Johannes graduated recently and it was a proud moment for him and his wife who commended his dedication throughout the course. He now intends to continue for a PhD.
As Johannes says, “At York, I was not just a number. The University was always eager to help”. Watch Johannes’s story and get motivated!
Download the catalogue to find out more about the programme, fees, start dates and eligibility criteria.
Welcome Readers to the concluding part of the two-part blog on Women in Higher Education. It has been an intriguing first part; unveiling the history of education for women from medieval times, victorian era and revolutionising and challenging the political, cultural and intellectual state of affairs through the Women’s Liberation Movement. It’s even more interesting to see how far forward Women’s education has come to till date and what ensues in the future!
Equal Education, Equal Job Opportunities and Equal Pay: The Women’s Liberation Movement bought with it tremendous upheavals for women not only in the area of jobs and education; however it was instrumental in eradicating discrimination against women in walks of daily life like financing a mortgage or provision of goods and services. And when Sex Discrimination Act came into force in 1972, it led to ban of discrimination against women on the grounds of sex and marital status. Many universities that were single-sex only became co-educational institutions. Universities no longer could deny admission to women and prefer a male counterpart. Women got equal job opportunities and continued to work after marriages and becoming a mother as well.
21st Century – The Way Forward : Its been nearly five decades since the implementation of Sex Discrimination Act and the world now saw women’s education in entirely new light. The changing nature of work is swiftly making today’s education systems, labour policy and social contracts outdated. As a result, the path to a good life is increasingly difficult to identify and attain for many people. According to the World Economic Forum, there is a 32% gender gap, when you take into account health, education, economic participation and political attainment. Traditional tools, policies and structures are insufficient to address these challenges. Progress requires new data, new narratives, new dialogue, new tools, new behaviour and new collaboration.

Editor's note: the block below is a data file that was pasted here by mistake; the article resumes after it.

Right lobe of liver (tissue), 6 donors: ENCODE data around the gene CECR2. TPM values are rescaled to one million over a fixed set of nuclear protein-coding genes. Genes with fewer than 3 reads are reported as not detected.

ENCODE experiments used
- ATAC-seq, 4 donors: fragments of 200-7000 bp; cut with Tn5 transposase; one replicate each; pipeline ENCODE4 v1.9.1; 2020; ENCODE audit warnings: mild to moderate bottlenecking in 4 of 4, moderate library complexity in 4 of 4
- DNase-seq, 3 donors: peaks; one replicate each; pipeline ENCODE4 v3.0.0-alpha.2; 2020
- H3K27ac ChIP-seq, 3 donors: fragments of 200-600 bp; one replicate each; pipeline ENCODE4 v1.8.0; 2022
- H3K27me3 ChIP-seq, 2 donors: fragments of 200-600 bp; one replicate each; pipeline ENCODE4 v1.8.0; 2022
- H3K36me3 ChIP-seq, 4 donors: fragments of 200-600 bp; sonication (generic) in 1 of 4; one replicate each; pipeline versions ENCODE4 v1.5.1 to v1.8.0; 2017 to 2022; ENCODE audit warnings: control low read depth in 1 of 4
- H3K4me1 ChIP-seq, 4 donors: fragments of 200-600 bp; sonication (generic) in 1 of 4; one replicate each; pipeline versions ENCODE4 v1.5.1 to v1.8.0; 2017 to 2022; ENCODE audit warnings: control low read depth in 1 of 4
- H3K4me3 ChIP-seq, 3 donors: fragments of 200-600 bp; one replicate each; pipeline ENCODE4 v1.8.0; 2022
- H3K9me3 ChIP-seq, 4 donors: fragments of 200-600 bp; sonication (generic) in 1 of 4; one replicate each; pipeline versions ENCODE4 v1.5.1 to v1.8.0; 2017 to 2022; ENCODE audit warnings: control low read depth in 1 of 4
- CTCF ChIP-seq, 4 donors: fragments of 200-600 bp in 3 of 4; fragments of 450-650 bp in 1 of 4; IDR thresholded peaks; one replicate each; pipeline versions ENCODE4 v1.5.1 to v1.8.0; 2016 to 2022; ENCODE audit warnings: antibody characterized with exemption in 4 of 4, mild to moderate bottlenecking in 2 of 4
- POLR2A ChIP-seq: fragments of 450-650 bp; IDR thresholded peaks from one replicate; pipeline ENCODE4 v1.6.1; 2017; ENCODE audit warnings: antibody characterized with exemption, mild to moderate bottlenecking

Long standing advocates of women empowerment are endorsing equal respect and opportunities and also establishing the urgency of this task. This comes in the light of the realisation that women’s education is not only critical for women themselves, but has massive economic repercussions as well. The world economies are expanding and women are increasingly playing a crucial role in the development. For example, raising women’s labour force participation to that of men can boost GDP, for example, by as much as 9% in Japan and 27% in India. IMF research has uncovered myriad other macroeconomic benefits: reducing gender gaps in employment, as well as in education, can help economies diversify their exports; appointing more women onto banking supervision boards can challenge cozy group-thinking, thereby supporting greater bank stability and financial sector resilience; and tackling gender inequality can reduce income inequality, which, in turn, can drive more sustainable growth. Its hard to believe but even in the 21st century there are almost 90% countries that have one or more gender-based legal restrictions! These range from not being able to buying a property, to a husband having right to deny and restrict their wives from working. Helping women stay active in the workplace while raising a family is the key. In countries like Norway, for instance, affordable childcare and parental leave schemes have made it possible for both mothers and fathers to work. It is imperative that investing in women is investing in the future. As Prime Minister of Norway and Head of IMF rightly quote, “Time is up for discrimination and abuse against women. The time has come for women to thrive.”